[In His Own Words, Charles Church] “Miracles are performed every day in the church. Ceilʼs mother, Barbara, had the gift of fire. She had a great anointing to handle it. She used to dip her hands into a coal stove and carry out hot coals with her hands, and she was never burned. Ceil has that gift too. She says the fire feels cool. Barbara would actually pour kerosene on the floor and set it on fire and dance barefooted in the fire and never be burned. Once, I saw her hold out a sinner manʼs tie and put that torch under it, keep it there for five minutes, and it didnʼt ever burn… And when Brother Raford Dunn was bitten in Brother Carl Porterʼs church, we took him downstairs, and he was laying on a bed. Lydia was sitting next to him and praying for him, and she said she could actually feel his heart beating. And then she felt it quit beating. We prayed for him down there, and he came back to life.”
[In His Own Words, Dewey Chafin, born 1933] “The first time I ever handled a serpent, the anointing felt just like it does now. It starts in my stomach, the feeling does. It works different in different people, but I get a little feeling right here [in the pit of my stomach], and it just gets bigger and bigger and bigger, and from there on up through my chest and my shoulders. It is a good feeling, a warm feeling. You can feel it… Over the years I have been bitten 133 times… Some people donʼt understand our religion, but it determines everything I do in life. I donʼt drink coffee. I donʼt chew gum. I donʼt smoke cigarettes, argue, fight, cuss. If you start an argument with me, just start, and Iʼll be out of your way in less than a minute. Cussing is definitely a no-no. People take cussing being just one thing, like using Godʼs name in vain. But cussing is a lot more than that. There are a lot of ways you can cuss without using Godʼs name in vain.”
The rules of the church hang above the pulpit, their supporting Bible verses listed in parentheses. They read, “Women are not allowed to wear short sleeves, jewelry and makeup (I C 3; I Tim. 2:9); No gossiping (James 1:26); No tale-bearing (Prov. 18:8); No lying (Col. 3:9, Rev. 21:8); no backbiting (Rom. 1:30); No bad language (Col. 3:8); No tobacco users (II Cor. 7:1, I Cor. 3:17). Men are not allowed to have long hair, mustaches or beards (I Cor. 11:14); Men are not allowed to wear short sleeves; Women not allowed to cut hair (I Cor. 11:15); and wear dresses above the knees (Tim. 2:9).” At the bottom of the sign, in parentheses, it says, “Members only,” meaning that visitors are excluded from adhering to these mandates…
Since his evangelist brother, Punkin, died from snakebite in 1998, Mark Brown is the lone surviving child of one of the best known serpent-handling families in the Southeast. Now Mark is more wary, but not afraid… He believes that he has a personal mandate from God, told through a prophecy related to him by family friend Cameron Short. “The Lord told me that my hands would do the work of the Signs.”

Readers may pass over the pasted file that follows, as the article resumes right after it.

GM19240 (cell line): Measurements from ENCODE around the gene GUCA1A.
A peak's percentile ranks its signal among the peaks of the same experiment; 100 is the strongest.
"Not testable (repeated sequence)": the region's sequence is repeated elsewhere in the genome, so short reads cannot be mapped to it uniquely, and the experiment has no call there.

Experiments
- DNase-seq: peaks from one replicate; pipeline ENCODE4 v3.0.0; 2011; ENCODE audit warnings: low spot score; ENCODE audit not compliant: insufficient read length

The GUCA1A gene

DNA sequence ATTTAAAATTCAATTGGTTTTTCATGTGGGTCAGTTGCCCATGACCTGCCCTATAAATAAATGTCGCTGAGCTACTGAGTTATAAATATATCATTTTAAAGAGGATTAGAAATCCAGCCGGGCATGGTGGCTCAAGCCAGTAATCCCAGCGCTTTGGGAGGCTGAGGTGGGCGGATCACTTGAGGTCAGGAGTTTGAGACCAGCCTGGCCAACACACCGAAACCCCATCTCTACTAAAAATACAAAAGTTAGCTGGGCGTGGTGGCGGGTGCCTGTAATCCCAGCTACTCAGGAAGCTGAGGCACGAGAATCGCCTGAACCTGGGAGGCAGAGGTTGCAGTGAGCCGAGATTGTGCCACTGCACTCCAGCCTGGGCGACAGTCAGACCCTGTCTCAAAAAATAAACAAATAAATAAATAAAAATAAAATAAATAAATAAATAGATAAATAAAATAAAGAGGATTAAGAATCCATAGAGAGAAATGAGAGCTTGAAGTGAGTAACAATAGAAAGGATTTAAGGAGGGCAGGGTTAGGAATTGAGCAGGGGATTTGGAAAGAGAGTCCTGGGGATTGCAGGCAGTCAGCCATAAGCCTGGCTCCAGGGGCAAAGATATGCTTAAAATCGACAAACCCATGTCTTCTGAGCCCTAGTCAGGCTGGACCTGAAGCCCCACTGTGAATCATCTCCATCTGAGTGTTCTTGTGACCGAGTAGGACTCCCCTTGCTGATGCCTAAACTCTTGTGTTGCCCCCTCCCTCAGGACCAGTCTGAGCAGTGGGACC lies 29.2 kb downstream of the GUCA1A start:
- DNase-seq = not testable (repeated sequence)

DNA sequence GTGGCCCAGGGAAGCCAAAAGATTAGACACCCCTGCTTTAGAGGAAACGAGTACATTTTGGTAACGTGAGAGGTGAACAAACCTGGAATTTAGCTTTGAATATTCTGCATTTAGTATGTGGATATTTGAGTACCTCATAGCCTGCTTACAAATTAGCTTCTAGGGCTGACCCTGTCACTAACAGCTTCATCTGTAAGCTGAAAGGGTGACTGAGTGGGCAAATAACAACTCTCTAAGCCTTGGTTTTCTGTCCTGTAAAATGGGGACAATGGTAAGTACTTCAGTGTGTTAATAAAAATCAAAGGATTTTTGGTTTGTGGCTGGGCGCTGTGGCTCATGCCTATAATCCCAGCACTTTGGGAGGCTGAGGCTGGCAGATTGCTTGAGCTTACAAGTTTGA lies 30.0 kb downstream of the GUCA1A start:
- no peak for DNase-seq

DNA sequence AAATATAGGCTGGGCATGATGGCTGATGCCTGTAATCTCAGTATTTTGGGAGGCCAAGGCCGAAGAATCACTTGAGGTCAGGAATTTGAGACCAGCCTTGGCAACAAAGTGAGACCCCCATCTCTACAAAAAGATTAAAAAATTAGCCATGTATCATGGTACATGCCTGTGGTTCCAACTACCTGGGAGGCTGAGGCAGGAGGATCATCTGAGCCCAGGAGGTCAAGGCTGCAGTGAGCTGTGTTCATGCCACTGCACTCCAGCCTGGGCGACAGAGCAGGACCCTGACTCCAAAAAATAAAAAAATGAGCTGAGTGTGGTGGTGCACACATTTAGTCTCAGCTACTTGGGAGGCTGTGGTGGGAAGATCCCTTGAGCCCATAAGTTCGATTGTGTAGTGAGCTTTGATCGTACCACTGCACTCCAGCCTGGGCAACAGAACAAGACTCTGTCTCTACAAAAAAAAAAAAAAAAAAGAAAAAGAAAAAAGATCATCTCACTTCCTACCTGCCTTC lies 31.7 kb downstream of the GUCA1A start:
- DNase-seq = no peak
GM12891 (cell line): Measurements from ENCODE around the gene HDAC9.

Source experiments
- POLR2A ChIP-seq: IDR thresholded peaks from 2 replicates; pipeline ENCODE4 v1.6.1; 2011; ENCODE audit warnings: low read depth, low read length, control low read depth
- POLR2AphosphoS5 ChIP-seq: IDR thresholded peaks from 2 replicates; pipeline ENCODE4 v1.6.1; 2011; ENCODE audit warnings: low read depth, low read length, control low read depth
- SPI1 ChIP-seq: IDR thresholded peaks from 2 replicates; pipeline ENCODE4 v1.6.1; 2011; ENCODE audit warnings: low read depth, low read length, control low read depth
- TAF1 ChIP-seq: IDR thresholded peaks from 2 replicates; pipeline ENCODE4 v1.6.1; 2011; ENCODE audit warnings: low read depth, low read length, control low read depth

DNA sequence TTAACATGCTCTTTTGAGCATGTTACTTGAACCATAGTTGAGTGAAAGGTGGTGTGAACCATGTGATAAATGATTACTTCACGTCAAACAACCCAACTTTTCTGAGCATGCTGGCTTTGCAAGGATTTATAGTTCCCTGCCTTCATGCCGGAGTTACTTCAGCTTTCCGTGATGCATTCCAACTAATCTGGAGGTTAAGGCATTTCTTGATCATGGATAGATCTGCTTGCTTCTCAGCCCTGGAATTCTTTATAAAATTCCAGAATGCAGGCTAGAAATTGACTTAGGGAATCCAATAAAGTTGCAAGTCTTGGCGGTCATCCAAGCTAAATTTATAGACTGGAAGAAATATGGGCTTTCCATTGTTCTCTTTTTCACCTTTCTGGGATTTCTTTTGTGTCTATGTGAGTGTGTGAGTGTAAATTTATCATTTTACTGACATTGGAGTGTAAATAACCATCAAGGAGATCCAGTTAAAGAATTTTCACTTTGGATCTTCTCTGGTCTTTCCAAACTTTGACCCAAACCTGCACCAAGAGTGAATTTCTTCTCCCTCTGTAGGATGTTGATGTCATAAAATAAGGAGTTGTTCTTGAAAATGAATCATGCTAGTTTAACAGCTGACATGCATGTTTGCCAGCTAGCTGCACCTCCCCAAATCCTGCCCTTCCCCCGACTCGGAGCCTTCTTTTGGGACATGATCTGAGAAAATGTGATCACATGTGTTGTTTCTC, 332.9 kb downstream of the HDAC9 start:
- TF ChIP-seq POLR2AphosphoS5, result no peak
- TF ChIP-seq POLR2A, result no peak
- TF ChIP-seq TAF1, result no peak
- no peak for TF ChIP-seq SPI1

Fred Brown and Jeanne McDonald, “The Serpent Handlers: Three Families and Their Faith” (Winston-Salem, North Carolina: John E. Blair Publisher, 2000)
The Church of the Lord Jesus, Jolo, West Virginia
The Church of the Lord Jesus, a Pentecostal serpent-handling, or “signs-following” church deep in the coal fields of southern West Virginia, is one of the most eminent churches of its kind…
Almost all of the men and some of the women in the church of the Lord Jesus, exhibit some sort of deformity on their hands and fingers from a past serpent bite. An atrophied finger, the loss of movement in part of a hand, or simple scars from a serpentʼs fangs, are proudly exhibited by these church members when they are asked about their “battle scars.” According to Brother Bob, Pastor of the church, the serpents “are the visible sign of the devil,” and when one has power over these serpents through the anointing of the Holy Spirit, he or she is, in effect, exerting control over the devil. None of the church members seeks medical attention when bitten by a poisonous snake; in fact, Brother Bobʼs stepdaughter was killed by a serpent bite in the 60s.
Brother Ray was eighty-two years old and had been with the church almost since its beginning in the late 40s…Rayʼs right hand was bitten over twenty years ago by a diamondback rattlesnake and became extremely atrophied. His index and middle fingers were completely unusable, and both of his hands had a swollen appearance. Ray had been bitten 89 times throughout the almost fifty years that he had been with the church. During that Sunday morning, while holding a handful of copperheads, Ray was bitten five more times on both of his hands…At the end of the service, Rayʼs hands had swollen a great deal, but he wasnʼt feeling sick, nor did he exhibit any effects other than being a little “itchy.” He stood up to testify and said, Iʼd like to praise God for being here… thank Him for the Spirit. Iʼd like to thank him for the bites I got today, all five of them. I praise Him for it because theyʼre not hurtinʼ—theyʼre itchinʼ, but theyʼre not hurtin.ʼ Theyʼre swellinʼ…” Ray felt that there was a reason for what, to an outsider, would appear to be a “breakdown” in the power of the Spirit. His getting bitten was not a breakdown at all but was Godʼs way of showing Ray that He would still take care of him, even though Ray was an “old man.” According to the members of the Church of the Lord Jesus, God has a reason for everything that He does, and they as His children must simply trust that will, even if they do not understand it.